Public and Private Enforcement

2018-2019

Course Objective

After completing the course, students will have developed the following
capacities:
• the general aspects of public and private enforcement models;
• the interplay between public and private enforcement models, both in
terms of how private enforcement can provide a positive contribution
towards enforcement of the law, and how it can having an 'undermining
effect';
• the inherent tension between the goals of law enforcement and the
fundamental principles of private law; and
• the specific application of these issues to competition law
enforcement.

Participants should have developed views on the key issues in this area
and should be able to express those views in English, both orally and in
writing.

Course Content

In Europe, traditionally "law enforcement" is regarded as a public task.
The State’s monopoly on prosecution and punishment is part of the fabric
of our constitutional state. To ensure that public authorities charged
with law enforcement are independent and unbiased, their conduct is
subject to judicial review. By contrast, private law does not typically
charge citizens with the task of enforcing the law. Within the limits of
private law, citizens are entitled to enforce their own rights for their
own benefit, not for the benefit of the general public. Furthermore, the
remedies granted to private individuals are typically focused on
compensation and/or restitution, not punishment and/or deterrence.
However, in some areas of the law there appears to be a renewed interest
in the notion of "private enforcement". Rather than ask what needs to be
done to provide individual justice to the civil claimant, some prefer to
focus on what needs to be done to deter wrongful and/or illegal conduct,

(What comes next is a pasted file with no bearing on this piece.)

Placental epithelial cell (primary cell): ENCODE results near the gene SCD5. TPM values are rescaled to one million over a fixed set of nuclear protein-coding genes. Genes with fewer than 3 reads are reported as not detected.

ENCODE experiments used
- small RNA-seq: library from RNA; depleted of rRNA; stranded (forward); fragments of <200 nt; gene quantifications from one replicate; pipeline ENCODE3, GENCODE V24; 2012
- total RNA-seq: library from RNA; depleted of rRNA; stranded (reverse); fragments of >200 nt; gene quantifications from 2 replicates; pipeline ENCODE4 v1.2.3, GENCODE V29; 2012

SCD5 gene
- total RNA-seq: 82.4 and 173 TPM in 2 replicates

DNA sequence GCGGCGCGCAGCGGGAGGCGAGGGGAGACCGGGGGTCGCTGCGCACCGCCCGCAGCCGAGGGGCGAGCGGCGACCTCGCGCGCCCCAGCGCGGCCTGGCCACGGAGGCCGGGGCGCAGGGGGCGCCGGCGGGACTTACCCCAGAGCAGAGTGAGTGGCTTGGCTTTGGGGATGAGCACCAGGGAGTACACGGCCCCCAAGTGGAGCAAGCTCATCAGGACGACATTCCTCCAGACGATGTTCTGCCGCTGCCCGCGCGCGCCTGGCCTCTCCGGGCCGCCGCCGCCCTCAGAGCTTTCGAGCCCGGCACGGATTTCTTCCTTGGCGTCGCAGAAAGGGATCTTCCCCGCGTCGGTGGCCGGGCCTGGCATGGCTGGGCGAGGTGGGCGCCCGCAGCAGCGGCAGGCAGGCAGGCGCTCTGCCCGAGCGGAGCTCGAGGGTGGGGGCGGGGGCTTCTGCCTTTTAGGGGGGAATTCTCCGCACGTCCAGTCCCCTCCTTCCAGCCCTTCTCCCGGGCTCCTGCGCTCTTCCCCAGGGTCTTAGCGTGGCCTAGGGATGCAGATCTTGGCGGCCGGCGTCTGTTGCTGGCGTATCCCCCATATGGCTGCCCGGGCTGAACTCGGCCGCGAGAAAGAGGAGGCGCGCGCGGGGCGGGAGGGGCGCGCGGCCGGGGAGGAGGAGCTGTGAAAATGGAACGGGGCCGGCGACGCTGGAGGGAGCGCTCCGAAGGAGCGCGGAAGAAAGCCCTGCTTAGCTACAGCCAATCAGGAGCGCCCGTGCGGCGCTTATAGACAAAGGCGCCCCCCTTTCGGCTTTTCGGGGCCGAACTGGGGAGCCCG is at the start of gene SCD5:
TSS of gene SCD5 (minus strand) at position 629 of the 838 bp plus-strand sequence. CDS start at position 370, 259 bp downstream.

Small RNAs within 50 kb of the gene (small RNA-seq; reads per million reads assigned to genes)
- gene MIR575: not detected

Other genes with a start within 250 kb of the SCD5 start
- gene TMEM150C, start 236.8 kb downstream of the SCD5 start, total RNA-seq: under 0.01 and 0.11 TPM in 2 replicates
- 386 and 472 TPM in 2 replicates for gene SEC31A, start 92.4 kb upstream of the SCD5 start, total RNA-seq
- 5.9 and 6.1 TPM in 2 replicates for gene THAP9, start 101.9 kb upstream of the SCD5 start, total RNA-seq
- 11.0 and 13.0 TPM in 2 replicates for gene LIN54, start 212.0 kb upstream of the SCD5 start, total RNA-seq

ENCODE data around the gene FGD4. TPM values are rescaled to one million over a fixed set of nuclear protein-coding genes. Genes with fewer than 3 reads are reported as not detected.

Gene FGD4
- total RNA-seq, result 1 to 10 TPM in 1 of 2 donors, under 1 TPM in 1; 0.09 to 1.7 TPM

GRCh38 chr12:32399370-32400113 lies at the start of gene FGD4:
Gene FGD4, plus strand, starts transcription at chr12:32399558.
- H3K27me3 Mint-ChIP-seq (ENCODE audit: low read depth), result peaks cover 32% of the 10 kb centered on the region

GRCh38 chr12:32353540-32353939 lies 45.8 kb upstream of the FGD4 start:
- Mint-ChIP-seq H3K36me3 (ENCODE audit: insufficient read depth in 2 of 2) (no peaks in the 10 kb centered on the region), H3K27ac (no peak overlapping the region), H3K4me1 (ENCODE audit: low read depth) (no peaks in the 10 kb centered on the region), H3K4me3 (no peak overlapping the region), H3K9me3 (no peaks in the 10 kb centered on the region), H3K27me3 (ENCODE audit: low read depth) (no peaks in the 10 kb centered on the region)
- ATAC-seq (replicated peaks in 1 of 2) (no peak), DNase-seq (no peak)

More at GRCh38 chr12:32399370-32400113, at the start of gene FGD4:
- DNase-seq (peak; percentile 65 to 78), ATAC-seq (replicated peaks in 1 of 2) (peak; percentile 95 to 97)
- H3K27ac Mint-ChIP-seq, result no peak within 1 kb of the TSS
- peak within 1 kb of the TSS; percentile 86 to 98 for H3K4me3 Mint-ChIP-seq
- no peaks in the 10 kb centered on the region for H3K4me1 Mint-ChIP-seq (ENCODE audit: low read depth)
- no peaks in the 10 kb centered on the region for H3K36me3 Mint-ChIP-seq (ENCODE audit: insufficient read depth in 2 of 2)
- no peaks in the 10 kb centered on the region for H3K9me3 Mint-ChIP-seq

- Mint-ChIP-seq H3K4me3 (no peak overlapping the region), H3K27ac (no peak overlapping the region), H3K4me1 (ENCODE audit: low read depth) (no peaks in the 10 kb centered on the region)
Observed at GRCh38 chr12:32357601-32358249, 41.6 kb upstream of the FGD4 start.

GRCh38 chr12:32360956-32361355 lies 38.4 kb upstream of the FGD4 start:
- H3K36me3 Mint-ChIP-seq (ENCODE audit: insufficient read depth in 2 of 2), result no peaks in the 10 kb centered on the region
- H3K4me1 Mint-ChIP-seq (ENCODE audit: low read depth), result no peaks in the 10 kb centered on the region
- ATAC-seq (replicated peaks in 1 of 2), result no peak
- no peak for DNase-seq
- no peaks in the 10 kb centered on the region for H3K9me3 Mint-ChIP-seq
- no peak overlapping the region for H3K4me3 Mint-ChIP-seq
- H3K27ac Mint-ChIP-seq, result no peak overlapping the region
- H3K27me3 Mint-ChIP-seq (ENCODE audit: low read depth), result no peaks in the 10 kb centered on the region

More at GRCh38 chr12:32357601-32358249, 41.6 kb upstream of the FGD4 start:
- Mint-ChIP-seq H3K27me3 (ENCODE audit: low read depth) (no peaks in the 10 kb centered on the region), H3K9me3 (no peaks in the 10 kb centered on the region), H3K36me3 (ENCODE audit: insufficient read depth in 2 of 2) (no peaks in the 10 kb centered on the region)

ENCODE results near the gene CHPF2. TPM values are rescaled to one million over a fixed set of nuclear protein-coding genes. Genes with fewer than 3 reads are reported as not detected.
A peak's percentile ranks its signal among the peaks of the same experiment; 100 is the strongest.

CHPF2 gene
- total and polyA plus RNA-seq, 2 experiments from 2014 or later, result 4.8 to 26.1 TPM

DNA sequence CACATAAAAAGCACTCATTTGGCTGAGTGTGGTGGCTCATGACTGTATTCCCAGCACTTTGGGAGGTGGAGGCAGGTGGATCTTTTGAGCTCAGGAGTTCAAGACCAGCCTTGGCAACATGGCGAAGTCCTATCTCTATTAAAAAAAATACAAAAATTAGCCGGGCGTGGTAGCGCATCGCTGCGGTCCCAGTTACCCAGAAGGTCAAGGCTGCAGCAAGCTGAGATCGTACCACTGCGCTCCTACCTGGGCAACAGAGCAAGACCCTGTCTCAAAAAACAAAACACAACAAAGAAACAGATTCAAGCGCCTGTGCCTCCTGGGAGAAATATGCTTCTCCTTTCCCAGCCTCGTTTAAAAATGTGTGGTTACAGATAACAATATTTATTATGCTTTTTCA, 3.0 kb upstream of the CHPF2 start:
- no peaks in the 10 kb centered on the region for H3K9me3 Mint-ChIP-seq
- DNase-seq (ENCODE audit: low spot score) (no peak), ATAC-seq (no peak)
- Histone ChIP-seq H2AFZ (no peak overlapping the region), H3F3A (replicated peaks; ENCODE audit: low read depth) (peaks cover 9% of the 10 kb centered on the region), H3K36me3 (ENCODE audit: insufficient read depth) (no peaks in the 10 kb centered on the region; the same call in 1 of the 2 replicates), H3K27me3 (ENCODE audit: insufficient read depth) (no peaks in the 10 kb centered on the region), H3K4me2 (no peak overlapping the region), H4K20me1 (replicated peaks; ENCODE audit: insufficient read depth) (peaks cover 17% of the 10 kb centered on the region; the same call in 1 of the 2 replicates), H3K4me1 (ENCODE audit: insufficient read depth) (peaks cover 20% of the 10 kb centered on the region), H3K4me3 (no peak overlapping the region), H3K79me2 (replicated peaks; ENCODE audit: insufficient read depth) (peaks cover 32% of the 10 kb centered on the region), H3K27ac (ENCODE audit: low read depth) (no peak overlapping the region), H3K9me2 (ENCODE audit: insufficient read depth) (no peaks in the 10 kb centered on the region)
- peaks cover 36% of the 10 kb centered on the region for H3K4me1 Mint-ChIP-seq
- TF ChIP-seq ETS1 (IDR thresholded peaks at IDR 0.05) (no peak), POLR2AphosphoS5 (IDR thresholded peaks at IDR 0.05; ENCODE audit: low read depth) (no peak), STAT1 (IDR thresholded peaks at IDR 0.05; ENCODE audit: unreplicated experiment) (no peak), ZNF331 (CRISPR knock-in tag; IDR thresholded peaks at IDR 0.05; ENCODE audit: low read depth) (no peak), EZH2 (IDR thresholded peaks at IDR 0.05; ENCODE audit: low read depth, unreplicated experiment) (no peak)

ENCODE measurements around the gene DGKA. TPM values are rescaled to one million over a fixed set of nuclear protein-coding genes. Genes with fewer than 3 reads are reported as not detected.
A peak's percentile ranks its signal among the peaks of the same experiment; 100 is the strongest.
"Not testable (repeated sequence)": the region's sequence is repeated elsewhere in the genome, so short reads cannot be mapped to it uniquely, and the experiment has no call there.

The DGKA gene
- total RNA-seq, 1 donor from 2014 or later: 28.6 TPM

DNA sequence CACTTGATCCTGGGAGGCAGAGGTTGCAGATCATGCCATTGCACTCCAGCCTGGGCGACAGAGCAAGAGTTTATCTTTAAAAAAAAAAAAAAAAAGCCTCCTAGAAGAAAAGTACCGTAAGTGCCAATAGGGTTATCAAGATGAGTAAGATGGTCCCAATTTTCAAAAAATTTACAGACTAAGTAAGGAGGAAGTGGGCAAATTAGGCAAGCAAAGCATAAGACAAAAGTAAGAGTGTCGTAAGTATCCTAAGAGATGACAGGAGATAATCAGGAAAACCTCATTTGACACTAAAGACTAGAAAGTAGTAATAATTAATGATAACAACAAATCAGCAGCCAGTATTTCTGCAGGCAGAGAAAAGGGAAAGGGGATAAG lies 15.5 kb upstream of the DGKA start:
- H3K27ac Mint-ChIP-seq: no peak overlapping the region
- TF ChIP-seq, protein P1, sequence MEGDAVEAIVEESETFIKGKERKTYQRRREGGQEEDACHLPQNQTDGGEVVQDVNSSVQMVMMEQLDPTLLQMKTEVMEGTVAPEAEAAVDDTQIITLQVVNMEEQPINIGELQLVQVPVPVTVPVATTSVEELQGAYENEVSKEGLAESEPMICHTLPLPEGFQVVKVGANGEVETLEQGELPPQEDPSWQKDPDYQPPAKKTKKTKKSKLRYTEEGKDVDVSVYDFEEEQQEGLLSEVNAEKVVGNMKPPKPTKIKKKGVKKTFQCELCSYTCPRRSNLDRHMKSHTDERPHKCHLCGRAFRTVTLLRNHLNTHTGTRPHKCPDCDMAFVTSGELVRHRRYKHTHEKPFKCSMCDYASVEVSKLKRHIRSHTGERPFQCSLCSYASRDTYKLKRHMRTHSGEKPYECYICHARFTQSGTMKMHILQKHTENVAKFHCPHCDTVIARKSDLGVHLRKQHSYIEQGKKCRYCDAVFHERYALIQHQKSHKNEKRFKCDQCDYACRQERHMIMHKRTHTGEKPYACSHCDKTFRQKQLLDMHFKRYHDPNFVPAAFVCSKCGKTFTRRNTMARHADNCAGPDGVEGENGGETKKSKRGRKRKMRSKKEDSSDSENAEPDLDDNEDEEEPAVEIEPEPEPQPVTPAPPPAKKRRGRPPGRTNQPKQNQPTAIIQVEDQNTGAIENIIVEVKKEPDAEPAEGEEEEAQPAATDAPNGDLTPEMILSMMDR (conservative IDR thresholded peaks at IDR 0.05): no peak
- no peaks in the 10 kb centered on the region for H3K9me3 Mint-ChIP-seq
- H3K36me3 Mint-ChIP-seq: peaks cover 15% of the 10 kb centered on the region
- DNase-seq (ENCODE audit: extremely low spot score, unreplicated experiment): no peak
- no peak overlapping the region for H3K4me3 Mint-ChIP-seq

even in the context of private law disputes. In this view, private law
remedies can contribute generally to the 'enforcement' of legal
standards. This raises important and interesting questions regarding the
coexistence of – and potential overlap between – public and private
enforcement models.

An alternative way of teaching law is focusing, not on the law as such,
but on a specific societal problem. The question then is what the law
has to offer in finding a solution to that problem. This approach is
taken in the course ‘Public and Private Enforcement’. The topics and
problems we will be talking about are
- Online Enforcement of Intellectual Property Rights,
- (Ab)use of Corporate Position, Use of Corporate Assets and the Duty
of Loyalty’
- Human rights and business: direct corporate accountability for human
rights violations
- Private Enforcement of Competition Law
- Public & Private Enforcement, A Company Perspective’
- introductory lecture on Public Enforcement of Competition Law. This
serves as preparation for a visit to the ACM (ACM is the supervisor
dealing with competition )

Teaching Methods

Lectures

Method of Assessment

Papers

Literature

Detailed information about reading materials and the topics to be dealt
with in class will be available on Canvas.

Target Audience

This course is only open to students of the programme Law, Markets and
Behavior.

General Information

Course Code R_TLCLLE
Credits 6 EC
Period P4
Course Level 500
Language of Tuition English
Faculty Faculty of Law
Course Coordinator prof. dr. J.L. Smeehuijzen
Examiner prof. dr. J.L. Smeehuijzen
Teaching Staff

Practical Information

You need to register for this course yourself

Teaching Methods Lecture, Study Group